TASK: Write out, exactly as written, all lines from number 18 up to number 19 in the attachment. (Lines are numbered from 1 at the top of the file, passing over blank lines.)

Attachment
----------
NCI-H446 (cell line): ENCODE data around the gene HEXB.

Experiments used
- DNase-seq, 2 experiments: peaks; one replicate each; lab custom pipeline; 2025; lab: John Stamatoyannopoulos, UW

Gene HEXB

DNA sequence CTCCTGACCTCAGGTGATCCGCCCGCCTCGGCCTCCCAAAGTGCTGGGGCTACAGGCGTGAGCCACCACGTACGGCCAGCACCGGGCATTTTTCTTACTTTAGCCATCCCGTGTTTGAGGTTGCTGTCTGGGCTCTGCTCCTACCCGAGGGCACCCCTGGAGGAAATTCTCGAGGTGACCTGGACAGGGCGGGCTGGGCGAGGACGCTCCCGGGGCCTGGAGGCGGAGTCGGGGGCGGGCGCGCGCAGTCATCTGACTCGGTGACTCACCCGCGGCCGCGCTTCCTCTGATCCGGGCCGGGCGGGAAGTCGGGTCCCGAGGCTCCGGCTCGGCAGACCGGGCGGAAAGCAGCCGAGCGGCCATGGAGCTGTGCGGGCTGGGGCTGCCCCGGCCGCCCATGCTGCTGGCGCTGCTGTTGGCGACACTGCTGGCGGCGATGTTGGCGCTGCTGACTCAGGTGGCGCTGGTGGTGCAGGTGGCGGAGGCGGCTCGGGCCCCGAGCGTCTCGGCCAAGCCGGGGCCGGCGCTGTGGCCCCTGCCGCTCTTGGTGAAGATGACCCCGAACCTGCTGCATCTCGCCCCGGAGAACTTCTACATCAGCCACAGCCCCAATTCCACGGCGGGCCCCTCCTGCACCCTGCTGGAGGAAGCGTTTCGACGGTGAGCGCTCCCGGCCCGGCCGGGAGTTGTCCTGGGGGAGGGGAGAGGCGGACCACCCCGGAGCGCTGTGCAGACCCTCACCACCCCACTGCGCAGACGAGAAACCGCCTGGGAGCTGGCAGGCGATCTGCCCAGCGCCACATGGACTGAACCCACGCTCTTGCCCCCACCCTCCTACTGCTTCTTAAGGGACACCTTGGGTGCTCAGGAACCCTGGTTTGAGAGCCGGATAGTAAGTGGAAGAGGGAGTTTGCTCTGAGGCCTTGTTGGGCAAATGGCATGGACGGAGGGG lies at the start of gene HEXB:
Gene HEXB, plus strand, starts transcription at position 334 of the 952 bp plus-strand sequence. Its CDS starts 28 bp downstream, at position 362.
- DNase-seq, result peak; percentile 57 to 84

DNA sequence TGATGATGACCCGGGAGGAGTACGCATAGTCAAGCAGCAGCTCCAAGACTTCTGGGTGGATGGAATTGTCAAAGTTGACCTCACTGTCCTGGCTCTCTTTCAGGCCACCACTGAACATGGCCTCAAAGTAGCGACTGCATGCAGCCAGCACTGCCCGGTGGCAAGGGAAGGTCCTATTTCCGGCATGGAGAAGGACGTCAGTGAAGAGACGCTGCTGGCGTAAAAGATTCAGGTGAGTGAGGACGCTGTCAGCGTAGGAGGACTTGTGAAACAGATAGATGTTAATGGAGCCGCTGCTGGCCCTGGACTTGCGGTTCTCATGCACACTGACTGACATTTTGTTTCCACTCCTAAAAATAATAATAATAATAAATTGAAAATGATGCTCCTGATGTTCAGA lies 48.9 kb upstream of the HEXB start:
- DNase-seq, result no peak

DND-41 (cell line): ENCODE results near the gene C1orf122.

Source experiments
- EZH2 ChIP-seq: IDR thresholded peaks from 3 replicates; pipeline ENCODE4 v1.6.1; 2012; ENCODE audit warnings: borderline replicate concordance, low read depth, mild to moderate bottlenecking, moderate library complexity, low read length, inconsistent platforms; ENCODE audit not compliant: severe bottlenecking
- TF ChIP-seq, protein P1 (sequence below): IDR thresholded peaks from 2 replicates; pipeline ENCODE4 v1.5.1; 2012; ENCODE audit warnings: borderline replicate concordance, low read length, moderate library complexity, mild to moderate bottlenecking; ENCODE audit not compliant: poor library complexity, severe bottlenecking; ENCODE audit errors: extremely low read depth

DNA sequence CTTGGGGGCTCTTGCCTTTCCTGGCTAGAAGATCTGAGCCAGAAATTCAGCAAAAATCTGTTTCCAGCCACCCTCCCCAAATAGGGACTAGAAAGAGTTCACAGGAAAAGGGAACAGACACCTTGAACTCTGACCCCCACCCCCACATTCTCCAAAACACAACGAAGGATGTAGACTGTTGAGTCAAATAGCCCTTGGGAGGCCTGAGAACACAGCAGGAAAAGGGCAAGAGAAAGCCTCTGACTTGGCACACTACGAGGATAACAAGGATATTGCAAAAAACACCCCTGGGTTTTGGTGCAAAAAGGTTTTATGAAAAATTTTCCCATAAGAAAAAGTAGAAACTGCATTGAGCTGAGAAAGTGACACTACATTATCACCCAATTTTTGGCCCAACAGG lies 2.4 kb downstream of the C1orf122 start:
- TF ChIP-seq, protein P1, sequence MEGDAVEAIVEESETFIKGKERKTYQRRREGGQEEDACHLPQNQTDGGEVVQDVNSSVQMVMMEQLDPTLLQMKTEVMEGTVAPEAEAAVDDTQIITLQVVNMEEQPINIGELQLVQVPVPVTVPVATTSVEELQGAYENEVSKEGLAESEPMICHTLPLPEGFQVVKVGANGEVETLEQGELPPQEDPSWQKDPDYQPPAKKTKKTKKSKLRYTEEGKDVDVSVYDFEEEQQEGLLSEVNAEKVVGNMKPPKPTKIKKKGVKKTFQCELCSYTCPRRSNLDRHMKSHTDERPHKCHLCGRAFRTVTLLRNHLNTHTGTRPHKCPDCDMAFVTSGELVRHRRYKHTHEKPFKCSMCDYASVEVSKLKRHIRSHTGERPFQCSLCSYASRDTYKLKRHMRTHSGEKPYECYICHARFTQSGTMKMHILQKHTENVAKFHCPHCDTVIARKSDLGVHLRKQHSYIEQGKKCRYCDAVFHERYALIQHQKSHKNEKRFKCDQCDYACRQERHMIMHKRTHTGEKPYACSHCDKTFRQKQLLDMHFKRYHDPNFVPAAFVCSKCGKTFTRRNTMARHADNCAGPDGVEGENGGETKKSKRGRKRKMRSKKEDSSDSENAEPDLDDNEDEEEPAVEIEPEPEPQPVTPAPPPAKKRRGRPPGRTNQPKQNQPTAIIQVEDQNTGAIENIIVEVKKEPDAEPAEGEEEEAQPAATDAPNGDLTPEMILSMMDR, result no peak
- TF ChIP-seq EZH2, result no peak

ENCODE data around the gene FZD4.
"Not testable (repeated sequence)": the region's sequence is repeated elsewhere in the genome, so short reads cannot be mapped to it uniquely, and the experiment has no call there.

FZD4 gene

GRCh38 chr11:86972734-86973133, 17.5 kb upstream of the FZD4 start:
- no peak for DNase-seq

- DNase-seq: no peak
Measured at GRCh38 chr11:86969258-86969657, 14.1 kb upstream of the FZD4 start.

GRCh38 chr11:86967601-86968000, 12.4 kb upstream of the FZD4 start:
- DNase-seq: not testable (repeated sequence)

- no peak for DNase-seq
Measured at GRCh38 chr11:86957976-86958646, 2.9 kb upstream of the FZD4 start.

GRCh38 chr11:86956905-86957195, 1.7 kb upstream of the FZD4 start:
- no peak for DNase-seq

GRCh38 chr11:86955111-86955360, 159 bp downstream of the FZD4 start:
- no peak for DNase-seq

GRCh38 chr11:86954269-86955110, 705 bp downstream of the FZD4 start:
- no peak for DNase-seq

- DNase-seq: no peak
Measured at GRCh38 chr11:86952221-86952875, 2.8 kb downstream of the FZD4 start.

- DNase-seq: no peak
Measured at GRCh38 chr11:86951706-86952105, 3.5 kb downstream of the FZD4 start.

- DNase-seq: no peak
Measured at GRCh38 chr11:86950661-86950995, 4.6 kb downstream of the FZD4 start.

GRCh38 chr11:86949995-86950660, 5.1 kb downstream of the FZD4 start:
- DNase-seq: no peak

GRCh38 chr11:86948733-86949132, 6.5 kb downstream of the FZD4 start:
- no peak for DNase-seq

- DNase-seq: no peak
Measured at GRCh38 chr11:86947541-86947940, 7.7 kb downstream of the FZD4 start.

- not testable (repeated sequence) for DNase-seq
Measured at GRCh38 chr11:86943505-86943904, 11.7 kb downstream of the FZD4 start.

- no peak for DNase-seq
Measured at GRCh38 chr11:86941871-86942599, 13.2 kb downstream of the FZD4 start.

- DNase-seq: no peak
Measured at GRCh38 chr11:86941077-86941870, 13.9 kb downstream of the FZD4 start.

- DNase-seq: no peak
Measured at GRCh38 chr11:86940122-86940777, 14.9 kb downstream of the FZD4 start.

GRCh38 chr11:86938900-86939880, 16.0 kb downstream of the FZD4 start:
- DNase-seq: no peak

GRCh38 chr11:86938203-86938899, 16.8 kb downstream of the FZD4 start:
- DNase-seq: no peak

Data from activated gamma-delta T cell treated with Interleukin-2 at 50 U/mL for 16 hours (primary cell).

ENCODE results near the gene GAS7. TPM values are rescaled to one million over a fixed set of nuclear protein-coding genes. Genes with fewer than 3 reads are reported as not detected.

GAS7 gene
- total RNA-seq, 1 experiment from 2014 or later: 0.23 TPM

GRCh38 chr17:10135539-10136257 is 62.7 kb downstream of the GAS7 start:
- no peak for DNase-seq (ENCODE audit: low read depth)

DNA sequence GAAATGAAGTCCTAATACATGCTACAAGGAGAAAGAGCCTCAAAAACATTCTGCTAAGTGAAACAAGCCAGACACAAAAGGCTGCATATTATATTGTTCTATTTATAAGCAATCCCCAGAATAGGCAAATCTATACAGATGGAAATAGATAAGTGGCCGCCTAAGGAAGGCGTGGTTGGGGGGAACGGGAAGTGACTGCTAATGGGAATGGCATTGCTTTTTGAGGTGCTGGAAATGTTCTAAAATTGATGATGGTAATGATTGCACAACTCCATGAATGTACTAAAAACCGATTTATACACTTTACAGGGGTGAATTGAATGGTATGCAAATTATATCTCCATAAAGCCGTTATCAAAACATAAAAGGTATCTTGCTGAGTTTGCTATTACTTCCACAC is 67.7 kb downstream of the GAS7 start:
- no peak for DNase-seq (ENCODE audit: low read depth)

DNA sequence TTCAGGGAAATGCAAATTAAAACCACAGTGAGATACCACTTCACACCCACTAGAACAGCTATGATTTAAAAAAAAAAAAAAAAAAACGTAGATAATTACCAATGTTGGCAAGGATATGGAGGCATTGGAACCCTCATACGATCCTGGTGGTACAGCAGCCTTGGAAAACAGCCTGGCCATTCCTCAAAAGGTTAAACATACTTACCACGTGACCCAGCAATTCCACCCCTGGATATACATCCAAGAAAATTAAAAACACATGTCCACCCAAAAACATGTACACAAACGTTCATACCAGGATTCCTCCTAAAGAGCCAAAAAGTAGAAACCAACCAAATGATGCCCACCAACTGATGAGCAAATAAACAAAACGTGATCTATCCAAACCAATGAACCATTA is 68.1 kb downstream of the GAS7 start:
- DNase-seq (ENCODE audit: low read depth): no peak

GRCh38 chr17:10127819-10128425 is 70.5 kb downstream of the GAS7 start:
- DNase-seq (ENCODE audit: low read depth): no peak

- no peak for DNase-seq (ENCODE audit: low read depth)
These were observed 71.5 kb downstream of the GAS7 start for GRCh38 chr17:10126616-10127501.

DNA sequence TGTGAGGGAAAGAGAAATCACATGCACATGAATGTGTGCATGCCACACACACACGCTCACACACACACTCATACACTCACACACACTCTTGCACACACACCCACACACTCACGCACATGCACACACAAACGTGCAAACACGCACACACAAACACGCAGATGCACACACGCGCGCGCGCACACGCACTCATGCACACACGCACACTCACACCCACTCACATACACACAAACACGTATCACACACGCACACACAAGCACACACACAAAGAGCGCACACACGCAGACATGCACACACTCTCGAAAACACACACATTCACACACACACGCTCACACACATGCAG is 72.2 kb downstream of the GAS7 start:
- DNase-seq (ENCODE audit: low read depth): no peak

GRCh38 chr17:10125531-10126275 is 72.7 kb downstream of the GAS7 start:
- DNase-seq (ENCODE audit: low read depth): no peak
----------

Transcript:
"Not testable (repeated sequence)": the region's sequence is repeated elsewhere in the genome, so short reads cannot be mapped to it uniquely, and the experiment has no call there.

FZD4 gene